1

I have one 1D array of shape (300, ) and a 2D array of shape (400, 300). Now, I want to compute the cosine similarity between each of the rows in this 2D array to the 1D array. Thus, my result should be of shape (400, ) which represents how similar these vectors are.

My initial idea is to iterate thru the rows in 2D array using a for loop and then compute cosine similarity between vectors. Is there a faster alternative using broadcasting method?

Here is a contrived example:

In [29]: vec = np.random.randn(300,)
In [30]: arr = np.random.randn(400, 300)

Below is the way I want to calculate the similarity between 1D arrays:

inn = (vec * arr[0]).sum()  
vecnorm = numpy.sqrt((vec * vec).sum())  
rownorm = numpy.sqrt((arr[0] * arr[0]).sum())  
similarity_score = inn / vecnorm / rownorm  

How can I generalize this to arr[0] being replaced with a 2D array?

  • How would your output be (300,)? if you have 400 vectors to "test against" then your output will be (400,), and a simple dot product will do... – Julien Aug 28 '18 at 0:37
  • @Julien thanks for spotting the typo. corrected it – kmario23 Aug 28 '18 at 0:40
  • What's your cosine similarity calculation? You could give us a full working example with arrays like (4,3) and (3,) shapes. – hpaulj Aug 28 '18 at 0:46
  • @hpaulj updated the question with these details. Please check! – kmario23 Aug 28 '18 at 0:52
1

Here's one following the same method as with @Bi Rico's post, but with einsum for the norm computations -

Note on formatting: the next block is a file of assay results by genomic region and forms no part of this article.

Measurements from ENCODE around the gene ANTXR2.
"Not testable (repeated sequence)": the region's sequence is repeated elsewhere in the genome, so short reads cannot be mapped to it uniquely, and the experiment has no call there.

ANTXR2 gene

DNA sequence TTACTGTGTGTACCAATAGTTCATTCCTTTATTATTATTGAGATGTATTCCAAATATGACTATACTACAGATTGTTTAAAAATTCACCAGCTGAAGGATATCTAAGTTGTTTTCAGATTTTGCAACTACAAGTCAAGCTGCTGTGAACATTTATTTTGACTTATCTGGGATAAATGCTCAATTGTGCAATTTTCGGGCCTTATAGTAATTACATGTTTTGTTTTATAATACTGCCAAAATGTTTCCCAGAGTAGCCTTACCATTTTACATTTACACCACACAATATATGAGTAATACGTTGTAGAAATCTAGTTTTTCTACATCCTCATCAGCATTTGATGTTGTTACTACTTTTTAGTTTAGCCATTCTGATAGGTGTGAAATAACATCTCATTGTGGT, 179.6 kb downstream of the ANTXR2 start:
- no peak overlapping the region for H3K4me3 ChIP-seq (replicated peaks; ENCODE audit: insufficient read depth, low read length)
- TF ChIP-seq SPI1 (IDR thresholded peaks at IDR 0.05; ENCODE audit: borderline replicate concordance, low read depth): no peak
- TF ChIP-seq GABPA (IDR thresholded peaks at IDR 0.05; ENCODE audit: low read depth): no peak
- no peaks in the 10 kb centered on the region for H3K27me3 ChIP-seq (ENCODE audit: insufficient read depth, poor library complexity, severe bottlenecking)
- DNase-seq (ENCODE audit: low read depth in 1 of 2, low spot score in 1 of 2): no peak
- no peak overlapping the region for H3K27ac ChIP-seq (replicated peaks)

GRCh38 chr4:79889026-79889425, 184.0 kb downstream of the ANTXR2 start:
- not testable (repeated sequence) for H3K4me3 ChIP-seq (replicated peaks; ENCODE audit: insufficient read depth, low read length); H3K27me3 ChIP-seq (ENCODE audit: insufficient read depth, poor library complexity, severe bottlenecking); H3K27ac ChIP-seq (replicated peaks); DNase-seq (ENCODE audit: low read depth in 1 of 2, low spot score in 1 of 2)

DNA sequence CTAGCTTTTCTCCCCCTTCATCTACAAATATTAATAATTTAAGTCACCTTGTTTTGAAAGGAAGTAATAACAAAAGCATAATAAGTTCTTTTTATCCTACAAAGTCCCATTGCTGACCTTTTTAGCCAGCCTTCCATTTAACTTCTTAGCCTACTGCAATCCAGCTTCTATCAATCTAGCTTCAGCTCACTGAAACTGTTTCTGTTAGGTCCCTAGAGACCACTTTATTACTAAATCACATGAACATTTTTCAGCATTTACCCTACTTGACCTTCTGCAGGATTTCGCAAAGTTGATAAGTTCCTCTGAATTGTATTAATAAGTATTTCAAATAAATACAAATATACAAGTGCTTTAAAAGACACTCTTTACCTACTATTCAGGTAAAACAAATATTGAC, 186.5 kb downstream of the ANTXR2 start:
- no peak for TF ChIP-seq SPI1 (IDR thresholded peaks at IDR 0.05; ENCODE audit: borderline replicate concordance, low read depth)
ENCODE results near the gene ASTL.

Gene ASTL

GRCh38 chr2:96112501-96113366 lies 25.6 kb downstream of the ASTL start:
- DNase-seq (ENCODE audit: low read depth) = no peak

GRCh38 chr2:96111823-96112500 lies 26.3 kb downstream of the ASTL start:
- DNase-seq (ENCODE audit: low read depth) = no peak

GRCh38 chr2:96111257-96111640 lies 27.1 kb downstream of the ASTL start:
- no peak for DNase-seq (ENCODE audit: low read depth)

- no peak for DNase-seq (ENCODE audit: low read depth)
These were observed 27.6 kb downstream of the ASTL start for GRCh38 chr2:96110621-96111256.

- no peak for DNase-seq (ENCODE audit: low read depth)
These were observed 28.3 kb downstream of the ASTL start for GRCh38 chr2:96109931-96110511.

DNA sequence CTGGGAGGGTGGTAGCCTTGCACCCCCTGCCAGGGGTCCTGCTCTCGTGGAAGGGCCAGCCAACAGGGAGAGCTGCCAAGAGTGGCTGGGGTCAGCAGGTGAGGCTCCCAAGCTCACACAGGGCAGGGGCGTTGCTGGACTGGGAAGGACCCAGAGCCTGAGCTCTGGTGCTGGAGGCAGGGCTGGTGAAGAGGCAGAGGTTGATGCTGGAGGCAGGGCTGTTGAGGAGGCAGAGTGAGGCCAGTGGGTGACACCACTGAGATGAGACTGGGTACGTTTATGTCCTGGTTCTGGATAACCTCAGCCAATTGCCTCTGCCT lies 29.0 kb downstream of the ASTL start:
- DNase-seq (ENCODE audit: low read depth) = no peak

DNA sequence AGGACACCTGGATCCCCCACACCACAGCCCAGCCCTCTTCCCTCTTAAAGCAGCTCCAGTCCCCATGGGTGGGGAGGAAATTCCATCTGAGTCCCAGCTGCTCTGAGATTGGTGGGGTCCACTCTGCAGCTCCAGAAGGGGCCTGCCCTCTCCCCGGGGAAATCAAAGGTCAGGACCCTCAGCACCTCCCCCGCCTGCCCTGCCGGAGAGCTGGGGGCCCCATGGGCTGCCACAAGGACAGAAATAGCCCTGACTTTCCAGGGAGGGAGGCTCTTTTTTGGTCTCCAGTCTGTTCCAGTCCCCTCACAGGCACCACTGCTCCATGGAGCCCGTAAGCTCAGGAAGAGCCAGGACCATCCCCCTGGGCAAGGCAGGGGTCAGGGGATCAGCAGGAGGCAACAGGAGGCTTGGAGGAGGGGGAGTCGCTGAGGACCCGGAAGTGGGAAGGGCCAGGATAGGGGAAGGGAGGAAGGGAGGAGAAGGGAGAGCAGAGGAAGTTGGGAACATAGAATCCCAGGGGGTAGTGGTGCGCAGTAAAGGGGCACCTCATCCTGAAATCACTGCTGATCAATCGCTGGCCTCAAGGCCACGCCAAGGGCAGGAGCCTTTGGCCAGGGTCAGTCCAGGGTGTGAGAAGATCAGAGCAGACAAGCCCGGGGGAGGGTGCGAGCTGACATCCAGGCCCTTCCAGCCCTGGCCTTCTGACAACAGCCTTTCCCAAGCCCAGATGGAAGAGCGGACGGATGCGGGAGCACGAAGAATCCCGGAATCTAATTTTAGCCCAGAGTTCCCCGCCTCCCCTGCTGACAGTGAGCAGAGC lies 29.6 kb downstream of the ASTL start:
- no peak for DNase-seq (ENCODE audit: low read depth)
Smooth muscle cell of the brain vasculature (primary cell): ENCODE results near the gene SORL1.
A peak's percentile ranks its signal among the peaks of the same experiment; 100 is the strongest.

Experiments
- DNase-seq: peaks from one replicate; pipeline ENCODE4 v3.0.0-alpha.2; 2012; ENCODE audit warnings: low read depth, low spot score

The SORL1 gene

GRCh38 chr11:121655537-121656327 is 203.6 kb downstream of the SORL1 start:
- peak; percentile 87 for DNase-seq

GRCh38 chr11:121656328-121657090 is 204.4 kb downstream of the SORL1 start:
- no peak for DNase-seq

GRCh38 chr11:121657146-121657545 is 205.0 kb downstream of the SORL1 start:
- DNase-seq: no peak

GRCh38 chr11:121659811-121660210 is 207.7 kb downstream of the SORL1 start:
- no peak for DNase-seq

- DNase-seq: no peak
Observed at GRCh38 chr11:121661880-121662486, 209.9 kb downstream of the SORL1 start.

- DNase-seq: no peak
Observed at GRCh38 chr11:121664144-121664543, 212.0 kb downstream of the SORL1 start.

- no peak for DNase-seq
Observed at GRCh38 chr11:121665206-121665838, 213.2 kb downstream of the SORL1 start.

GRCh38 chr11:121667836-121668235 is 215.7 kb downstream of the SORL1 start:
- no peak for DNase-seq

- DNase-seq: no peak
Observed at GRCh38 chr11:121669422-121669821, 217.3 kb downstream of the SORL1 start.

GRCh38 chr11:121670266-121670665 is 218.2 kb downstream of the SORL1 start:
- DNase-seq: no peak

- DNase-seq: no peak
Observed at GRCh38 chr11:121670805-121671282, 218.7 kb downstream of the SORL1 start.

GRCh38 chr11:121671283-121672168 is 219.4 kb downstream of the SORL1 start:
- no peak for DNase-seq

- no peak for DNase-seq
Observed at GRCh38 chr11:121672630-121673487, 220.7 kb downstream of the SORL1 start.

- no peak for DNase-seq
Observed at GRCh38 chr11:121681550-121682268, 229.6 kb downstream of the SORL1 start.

den = np.sqrt(np.einsum('ij,ij->i',arr,arr)*np.einsum('j,j',vec,vec))
out = arr.dot(vec) / den

Also, we can use vec.dot(vec) to replace np.einsum('j,j',vec,vec) for some marginal improvement.

Timings -

In [45]: vec = np.random.randn(300,)
    ...: arr = np.random.randn(400, 300)

# @Bi Rico's soln with norm
In [46]: %timeit (np.linalg.norm(arr, axis=1) * np.linalg.norm(vec))
10000 loops, best of 3: 100 µs per loop

In [47]: %timeit np.sqrt(np.einsum('ij,ij->i',arr,arr)*np.einsum('j,j',vec,vec))
10000 loops, best of 3: 77.4 µs per loop

On bigger arrays -

In [48]: vec = np.random.randn(3000,)
    ...: arr = np.random.randn(4000, 3000)

In [49]: %timeit (np.linalg.norm(arr, axis=1) * np.linalg.norm(vec))
10 loops, best of 3: 22.2 ms per loop

In [50]: %timeit np.sqrt(np.einsum('ij,ij->i',arr,arr)*np.einsum('j,j',vec,vec))
100 loops, best of 3: 8.18 ms per loop
2

The numerator of cos similarity can be expressed as a matrix multiply and then the denominator should just work :).

a_norm = np.linalg.norm(a, axis=1)
b_norm = np.linalg.norm(b)
(a @ b) / (a_norm * b_norm)

where a is a 2D array and b is 1D array (i.e. vector)

  • This approach is 10x faster than the method of using cdist from scipy. – kmario23 Aug 28 '18 at 1:51
1

You can use cdist:

import numpy as np
from scipy.spatial.distance import cdist


x = np.random.rand(1, 300)
Y = np.random.rand(400, 300)

similarities = 1 - cdist(x, Y, metric='cosine')
print(similarities.shape)

Output

(1, 400)

Notice that cdist returns the cosine_distance (more here), that is 1 - cosine_similarity so you need to convert the result.

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